Religion, Revolution and English Radicalism: Non-conformity in Eighteenth-Century Politics and Society / Edition 1by James E. Bradley
Pub. Date: 06/20/2002
Publisher: Cambridge University Press
In the age of the American Revolution, the political issues surrounding John Wilkes, the colonies, and parliamentary reform agitated the nation, and recent studies of party ideology and voting behavior have shown how these national issues divided England. But subsequent work on the peerage and Anglican political theory has depicted a more placid, deferential populace. This book engages the discussion by drawing attention to the social and political activities of the English Dissenters. The Nonconformists' legal standing, social status, and political behavior help illumine a number of unexamined causes for both the social stability and the political stresses of Hanoverian England. Legal inequities provoked strong opposition to the government's American policy from the dissenting elite, and while the ministers' publications suggest the depth of popular discontent, previous accounts have been unable to show how popular sentiment was transformed into radical behavior. By comparing sermons, political pamphlets, and election ephemera to poll books, city directories, and baptismal registers, this book offers an integrated approach to the study of ideology and behavior.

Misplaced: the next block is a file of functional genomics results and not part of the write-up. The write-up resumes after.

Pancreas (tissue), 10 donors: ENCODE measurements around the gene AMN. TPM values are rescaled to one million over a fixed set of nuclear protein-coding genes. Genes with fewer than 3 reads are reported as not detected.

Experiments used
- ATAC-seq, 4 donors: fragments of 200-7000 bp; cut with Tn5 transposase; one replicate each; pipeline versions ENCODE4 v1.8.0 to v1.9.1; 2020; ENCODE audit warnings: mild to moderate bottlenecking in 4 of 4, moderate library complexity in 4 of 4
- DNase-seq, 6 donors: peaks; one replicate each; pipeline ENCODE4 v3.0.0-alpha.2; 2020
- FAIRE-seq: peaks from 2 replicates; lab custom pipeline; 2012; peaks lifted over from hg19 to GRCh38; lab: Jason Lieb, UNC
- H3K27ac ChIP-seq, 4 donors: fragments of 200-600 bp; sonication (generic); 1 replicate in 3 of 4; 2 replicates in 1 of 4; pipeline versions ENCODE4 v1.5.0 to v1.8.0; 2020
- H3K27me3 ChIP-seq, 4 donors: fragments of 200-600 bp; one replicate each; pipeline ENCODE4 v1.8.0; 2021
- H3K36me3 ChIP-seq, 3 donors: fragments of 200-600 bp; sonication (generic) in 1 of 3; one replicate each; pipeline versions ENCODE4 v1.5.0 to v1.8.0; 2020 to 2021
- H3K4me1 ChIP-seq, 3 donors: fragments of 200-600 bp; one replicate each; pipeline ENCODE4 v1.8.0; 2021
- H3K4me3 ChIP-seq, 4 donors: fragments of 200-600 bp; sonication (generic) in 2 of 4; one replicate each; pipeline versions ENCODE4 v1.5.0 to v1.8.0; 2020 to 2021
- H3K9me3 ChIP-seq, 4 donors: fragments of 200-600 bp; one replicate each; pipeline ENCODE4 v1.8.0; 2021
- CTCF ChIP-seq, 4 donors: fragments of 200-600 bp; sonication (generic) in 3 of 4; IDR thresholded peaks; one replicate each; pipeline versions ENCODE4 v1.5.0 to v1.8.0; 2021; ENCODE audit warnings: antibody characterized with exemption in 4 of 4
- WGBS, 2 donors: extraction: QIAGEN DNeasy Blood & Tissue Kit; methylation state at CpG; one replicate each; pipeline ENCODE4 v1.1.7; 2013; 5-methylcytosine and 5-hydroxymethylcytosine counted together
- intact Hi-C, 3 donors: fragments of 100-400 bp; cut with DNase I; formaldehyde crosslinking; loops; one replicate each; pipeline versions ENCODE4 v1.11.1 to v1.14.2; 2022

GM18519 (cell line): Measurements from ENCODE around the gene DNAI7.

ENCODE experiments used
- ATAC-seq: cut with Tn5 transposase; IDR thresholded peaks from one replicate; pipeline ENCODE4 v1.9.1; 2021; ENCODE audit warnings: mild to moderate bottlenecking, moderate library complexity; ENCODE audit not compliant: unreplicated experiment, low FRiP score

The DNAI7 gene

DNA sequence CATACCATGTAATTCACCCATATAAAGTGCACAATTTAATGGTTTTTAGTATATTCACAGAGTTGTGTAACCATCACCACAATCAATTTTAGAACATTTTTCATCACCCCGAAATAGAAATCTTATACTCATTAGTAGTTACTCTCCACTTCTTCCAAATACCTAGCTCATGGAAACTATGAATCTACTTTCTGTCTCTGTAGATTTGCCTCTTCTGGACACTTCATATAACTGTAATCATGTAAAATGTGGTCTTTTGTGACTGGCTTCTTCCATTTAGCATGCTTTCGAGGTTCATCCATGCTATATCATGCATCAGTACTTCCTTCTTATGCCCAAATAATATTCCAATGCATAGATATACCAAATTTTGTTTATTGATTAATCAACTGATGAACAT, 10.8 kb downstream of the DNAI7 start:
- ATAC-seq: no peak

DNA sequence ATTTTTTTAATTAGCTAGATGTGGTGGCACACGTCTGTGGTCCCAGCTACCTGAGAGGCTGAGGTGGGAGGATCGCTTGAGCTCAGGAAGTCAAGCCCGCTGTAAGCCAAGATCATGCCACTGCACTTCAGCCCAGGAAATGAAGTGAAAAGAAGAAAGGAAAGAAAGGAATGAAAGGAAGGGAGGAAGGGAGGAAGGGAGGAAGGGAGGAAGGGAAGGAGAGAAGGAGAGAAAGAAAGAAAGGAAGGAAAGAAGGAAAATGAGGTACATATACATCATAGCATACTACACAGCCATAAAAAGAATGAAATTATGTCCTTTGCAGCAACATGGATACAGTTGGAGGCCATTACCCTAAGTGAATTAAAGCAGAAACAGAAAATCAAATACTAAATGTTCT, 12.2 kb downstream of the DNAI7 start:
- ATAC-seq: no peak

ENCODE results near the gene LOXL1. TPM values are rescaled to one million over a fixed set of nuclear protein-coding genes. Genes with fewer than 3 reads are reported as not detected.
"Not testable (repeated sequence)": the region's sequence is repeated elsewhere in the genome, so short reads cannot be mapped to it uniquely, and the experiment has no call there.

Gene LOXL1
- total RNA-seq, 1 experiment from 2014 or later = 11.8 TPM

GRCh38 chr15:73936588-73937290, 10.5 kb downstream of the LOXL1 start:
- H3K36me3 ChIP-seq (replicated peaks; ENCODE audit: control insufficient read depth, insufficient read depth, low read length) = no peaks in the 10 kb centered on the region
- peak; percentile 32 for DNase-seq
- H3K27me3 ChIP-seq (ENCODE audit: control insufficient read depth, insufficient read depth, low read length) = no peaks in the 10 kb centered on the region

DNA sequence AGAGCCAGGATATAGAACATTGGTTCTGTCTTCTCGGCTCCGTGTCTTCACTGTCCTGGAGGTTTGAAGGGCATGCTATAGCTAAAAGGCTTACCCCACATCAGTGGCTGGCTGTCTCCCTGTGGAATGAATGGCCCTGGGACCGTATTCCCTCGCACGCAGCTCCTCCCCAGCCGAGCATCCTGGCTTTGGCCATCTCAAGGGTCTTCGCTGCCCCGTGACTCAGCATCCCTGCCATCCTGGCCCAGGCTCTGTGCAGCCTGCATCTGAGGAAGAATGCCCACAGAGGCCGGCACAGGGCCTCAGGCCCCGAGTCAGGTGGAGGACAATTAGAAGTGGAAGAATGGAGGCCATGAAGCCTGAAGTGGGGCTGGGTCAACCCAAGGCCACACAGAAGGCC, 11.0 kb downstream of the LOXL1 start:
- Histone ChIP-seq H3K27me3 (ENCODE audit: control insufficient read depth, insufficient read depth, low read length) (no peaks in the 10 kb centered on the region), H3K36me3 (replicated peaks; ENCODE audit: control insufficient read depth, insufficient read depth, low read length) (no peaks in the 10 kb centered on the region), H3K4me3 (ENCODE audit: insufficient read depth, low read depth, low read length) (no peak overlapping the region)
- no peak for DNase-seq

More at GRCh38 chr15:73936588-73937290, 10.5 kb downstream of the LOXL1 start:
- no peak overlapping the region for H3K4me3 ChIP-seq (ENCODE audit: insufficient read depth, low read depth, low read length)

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Table of ContentsPreface; List of tables, figures and maps; Abbreviations; 1. An introduction to religion in eighteenth-century political culture; Part I. The Legal Status, Social Structure, and Ideology of Nonconformity: 2. Nonconformity, the law, and society; 3. Nonconformity in politics: influence and independence; 4. The dissenting pulpit, political ideology, and American independence; 5. The dissenting pulpit and political radicalism in England; Part II. Poll Books, Parliamentary Politics, and Nonconformity: 6. The dissenting interest and the American crisis in Bristol; 7. The dissenting vote and electoral independence in Brstol and Great Yarmouth; 8. Deference and the dissenting vote in Newcastle, Liverpool, Hull, and Colchester; Part III. Petitions for Peace, Nonconformity, and Popular Politics: 9. The petitions of 1775: popular politics and the American crisis; 10. The petitioners of 1775: law, social status, and religion; Conclusion; Appendix; Bibliography; Index.
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